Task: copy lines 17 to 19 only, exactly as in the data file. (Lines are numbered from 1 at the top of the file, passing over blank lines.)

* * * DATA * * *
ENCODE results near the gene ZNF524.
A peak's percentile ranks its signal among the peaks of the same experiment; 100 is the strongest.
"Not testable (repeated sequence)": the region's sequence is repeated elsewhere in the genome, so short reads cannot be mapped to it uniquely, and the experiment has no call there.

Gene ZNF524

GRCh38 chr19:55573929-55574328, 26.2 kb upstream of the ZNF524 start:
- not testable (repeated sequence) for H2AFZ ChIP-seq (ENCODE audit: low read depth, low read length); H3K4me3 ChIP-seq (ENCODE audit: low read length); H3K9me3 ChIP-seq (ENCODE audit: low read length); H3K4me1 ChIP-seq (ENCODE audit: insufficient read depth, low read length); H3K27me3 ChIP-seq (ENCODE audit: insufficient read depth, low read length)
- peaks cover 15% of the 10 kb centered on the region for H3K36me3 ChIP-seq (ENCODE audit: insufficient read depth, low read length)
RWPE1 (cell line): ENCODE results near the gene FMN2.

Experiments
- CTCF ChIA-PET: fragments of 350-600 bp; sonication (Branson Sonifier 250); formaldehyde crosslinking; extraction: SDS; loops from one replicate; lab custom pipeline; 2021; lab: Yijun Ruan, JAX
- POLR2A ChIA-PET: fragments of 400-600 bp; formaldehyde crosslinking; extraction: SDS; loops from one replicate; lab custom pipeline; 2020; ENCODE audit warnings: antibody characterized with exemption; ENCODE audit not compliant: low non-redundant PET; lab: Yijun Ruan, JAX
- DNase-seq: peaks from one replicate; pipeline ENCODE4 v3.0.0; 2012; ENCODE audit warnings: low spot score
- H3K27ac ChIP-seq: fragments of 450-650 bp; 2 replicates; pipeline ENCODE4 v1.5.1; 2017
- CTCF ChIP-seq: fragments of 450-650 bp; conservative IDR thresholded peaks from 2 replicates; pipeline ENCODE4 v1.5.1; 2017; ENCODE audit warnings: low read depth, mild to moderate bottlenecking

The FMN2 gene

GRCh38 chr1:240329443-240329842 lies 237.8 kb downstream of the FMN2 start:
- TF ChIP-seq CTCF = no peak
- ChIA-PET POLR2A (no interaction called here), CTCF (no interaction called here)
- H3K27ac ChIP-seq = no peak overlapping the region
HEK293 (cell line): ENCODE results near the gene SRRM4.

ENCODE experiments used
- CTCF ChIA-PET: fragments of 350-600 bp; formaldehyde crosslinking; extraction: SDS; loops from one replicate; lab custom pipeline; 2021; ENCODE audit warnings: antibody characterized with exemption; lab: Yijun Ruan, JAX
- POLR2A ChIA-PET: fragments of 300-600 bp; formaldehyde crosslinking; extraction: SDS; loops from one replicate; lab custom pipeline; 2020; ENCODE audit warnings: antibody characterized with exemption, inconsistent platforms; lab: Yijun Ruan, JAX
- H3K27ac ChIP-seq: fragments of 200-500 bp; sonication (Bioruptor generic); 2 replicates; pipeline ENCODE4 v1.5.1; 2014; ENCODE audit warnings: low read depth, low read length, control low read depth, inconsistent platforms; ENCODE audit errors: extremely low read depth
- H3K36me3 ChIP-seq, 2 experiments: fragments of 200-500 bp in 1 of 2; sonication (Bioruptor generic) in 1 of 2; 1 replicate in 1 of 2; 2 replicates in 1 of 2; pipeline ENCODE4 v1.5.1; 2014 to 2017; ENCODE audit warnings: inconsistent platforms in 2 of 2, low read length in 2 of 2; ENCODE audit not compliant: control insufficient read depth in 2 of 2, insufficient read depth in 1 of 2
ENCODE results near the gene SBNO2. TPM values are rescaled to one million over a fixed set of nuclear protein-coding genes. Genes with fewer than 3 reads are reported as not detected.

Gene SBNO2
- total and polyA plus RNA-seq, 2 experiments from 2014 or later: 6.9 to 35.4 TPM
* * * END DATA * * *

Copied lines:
- TF ChIP-seq CTCF = no peak
- ChIA-PET POLR2A (no interaction called here), CTCF (no interaction called here)
- H3K27ac ChIP-seq = no peak overlapping the region